REGIONAL SPOTLIGHT: THE ART OF GLEN ETHERIDGE AND ROBERT LORENZ
January 14, 2017 – February 3, 2018
Members Preview | Saturday, January 13 | 6:30 to 8:30 pm
Gallery Talk with artists Glen Etheridge and Robert Lorenz | Saturday, January 13 | 6:00 pm
Gallery Admission – Free
Exhibit Sponsor: Designs by Linda
In the Regenhardt Gallery at Shrode Art Center we are featuring the artwork of Glen Etheridge and Robert Lorenz, a regional spotlight exhibition. These two artists were both top award winners at the 2017 Cedarhurst Art and Craft Fair. Upon viewing their booths I saw a common thread between their two bodies of work. Both seem to evoke a sense of nostalgia for a time, not too long ago, during the turn of the century in the Midwestern United States. These two bodies of artwork make a unique pairing in the gallery space and create a dynamic conversation between what may seem like old friends, however, the artists have not worked together professionally before.
Both artists possess a masterful skill over their media and use their careful attention to detail to render old tools and objects. These objects, while maybe not valued as much in today’s contemporary society seem to become more precious through their artistic study. It raises questions of value and what we value today. I like how both artists use a wide range of textures and a warm, earthy color palette to bring inanimate objects to life.
I first became aware of Robert’s body of work when he entered the Shrode Fine Art & Craft Competition and was our 2017 Best of 3-Dimensional Award Winner. I love to see artists working today in the field of ceramics that are able to successfully pay homage to the history of their media, reference artists and forms from the past, and yet find their own voice and express themselves in a fresh and contemporary way. Robert’s use of classic forms and wood firing methods, juxtaposed by modern decals, lusters, and original poetry create a surface with depth that causes the viewer to continue looking, reading, and questioning.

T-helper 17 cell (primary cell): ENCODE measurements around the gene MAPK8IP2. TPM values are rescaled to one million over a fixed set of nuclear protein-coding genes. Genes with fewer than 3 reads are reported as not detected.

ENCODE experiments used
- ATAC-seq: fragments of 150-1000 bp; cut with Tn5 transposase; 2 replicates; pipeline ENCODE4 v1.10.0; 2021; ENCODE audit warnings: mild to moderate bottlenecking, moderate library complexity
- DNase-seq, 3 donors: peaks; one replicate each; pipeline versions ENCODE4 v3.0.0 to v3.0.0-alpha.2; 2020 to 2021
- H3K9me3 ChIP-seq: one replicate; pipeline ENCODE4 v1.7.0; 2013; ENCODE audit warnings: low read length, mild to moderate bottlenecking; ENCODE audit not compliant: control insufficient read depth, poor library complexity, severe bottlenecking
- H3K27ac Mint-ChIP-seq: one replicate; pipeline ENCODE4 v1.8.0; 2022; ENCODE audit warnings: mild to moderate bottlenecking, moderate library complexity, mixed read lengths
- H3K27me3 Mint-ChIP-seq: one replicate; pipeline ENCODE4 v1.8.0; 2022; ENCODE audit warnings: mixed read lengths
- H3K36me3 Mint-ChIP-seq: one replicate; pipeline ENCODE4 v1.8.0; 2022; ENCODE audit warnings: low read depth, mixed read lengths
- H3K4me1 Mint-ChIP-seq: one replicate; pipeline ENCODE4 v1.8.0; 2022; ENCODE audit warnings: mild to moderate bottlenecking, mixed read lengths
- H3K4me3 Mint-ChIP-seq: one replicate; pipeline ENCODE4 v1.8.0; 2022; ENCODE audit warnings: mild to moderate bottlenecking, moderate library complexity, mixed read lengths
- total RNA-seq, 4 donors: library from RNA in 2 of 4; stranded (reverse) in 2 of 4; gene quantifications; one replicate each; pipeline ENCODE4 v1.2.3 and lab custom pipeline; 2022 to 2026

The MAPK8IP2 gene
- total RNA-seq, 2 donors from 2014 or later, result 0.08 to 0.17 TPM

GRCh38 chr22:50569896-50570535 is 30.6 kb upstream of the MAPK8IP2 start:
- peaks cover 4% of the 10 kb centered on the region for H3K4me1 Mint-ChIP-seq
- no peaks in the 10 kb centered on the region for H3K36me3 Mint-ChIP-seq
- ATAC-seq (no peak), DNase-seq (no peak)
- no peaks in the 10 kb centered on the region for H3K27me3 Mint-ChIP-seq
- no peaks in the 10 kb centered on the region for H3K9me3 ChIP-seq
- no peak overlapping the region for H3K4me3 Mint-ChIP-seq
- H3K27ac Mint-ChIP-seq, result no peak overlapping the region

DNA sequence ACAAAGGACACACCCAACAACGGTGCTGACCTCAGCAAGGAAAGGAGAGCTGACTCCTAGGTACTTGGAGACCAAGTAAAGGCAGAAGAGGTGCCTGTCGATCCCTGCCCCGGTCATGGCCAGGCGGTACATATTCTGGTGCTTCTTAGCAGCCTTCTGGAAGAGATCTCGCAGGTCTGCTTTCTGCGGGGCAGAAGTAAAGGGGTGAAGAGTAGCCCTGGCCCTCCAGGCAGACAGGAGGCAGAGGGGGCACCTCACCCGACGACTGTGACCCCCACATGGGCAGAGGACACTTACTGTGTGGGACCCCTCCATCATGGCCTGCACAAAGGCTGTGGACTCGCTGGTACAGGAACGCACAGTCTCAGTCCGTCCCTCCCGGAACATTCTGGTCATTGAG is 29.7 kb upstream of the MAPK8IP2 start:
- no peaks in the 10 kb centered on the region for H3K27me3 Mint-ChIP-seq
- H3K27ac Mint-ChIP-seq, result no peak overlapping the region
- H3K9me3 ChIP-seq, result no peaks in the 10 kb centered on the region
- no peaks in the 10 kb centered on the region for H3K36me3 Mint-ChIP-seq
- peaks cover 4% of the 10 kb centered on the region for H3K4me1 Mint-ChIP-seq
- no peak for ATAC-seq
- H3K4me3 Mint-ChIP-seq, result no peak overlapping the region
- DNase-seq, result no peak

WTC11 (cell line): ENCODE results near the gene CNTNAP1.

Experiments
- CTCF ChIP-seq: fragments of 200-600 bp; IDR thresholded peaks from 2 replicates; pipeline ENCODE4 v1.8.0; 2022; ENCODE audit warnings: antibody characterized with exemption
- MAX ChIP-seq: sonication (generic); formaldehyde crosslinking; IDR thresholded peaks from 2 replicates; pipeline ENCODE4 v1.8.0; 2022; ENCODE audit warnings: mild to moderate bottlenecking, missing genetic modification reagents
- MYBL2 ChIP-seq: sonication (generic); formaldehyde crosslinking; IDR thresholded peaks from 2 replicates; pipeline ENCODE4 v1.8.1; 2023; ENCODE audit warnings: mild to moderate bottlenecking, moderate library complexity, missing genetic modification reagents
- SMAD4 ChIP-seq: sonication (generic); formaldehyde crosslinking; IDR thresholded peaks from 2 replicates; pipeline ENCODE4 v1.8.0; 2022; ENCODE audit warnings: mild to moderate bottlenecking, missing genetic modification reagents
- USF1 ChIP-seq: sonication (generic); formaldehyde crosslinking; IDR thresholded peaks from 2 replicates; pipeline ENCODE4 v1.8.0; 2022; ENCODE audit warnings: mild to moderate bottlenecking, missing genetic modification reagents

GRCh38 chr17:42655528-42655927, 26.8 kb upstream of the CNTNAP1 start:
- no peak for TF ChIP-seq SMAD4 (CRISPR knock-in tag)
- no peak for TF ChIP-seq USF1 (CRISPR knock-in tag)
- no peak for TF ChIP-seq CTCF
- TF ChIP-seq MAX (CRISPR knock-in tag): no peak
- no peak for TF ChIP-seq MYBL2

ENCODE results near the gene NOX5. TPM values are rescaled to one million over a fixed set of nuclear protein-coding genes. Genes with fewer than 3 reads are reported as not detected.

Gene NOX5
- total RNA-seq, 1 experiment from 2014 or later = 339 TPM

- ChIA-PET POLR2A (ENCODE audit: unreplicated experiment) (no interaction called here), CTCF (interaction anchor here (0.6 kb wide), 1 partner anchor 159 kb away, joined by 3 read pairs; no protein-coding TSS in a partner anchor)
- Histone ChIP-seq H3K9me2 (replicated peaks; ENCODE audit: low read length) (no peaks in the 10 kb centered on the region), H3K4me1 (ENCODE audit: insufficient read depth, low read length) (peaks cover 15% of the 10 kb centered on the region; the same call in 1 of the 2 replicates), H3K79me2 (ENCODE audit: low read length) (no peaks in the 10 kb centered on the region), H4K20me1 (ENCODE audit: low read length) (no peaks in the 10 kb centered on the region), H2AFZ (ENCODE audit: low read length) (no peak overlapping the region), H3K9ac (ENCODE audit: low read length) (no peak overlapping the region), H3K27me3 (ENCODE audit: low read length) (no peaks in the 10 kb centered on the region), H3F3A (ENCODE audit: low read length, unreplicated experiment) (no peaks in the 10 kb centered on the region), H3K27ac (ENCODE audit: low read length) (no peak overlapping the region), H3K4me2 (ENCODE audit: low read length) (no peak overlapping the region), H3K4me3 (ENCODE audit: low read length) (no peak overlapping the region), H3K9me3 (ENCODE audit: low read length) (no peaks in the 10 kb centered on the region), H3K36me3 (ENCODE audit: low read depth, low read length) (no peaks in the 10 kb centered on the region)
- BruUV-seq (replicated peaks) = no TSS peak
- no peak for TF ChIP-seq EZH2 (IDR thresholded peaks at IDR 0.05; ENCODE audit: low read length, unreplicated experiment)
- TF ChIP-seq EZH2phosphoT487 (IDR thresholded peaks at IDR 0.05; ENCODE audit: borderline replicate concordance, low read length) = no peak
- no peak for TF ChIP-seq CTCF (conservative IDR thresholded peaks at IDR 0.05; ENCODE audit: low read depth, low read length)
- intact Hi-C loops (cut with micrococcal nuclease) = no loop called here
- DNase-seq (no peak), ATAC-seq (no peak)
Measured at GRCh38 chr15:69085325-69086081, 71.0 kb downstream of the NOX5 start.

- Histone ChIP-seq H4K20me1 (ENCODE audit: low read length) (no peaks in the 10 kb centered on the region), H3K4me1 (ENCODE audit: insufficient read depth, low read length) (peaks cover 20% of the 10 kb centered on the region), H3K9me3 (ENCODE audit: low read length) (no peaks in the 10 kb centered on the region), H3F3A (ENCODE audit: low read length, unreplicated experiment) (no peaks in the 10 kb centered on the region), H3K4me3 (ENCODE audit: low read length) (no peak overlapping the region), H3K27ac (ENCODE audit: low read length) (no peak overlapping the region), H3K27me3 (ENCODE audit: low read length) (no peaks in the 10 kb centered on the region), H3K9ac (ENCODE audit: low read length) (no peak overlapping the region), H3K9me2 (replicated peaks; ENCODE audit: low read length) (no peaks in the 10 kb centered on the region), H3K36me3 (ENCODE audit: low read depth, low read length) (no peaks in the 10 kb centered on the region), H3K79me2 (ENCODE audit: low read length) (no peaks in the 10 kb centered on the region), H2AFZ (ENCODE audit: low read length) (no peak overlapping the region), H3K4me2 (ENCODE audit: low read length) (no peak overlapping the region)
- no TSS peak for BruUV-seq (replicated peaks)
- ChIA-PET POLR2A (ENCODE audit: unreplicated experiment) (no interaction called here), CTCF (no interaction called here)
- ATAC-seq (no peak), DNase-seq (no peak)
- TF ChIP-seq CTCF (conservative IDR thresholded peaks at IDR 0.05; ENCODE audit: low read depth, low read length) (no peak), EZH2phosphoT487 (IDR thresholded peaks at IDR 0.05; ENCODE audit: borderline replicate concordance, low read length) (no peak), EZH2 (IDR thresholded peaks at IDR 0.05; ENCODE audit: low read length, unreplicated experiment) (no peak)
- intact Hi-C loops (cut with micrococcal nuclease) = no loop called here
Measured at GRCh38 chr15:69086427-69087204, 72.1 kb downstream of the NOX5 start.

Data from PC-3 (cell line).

Glen possesses the raw talent of ‘seeing-drawing.’ He is able to study an object and then record the most subtle details on paper with masterful accuracy. Glen does not use reference photography in his studio. He creates simple, still life arrangements by lighting old tools and objects next to his drawing paper. He ‘sees’ the object(s) and free-hand draws every detail, capturing the essence of his memory as well as small flakes of rust, chipped paint and worn handles. Through his use of color and energetic mark-making these inanimate objects take on a life of their own.
This exhibit should raise questions in us about our own nostalgia surrounding everyday objects in our lives. What do we value? Why are ‘things’ important? What stories do they tell? And what stories are important to preserve and pass on?
Director, Shrode Art Center
My interest in old tools came from my Grandfather and Father. I attempt to capture the nobility and character in well designed and well used tools. I love to celebrate the patina in the wood and metal of these antique items. In each composition I constantly wrestle with the ability to capture what a photo cannot. I am currently attempting to move beyond old tools, studying light and reflection in various items. I have also begun experimenting with drawing on wood.
I have been interested in artistic expression since I was in grade-school. I was trained in art at the College of DuPage and began drawing portraits then. I majored in Visual Communications at Northern Illinois University, where I also studied Art History and Color Theory. I continued my drawing talents by creating portraits as gifts for friends and family. In about 2012, I visited art fairs. At these I was inspired to challenge myself to put together some drawings and enter our local art fair. At this time I started drawing old tools and have continued since.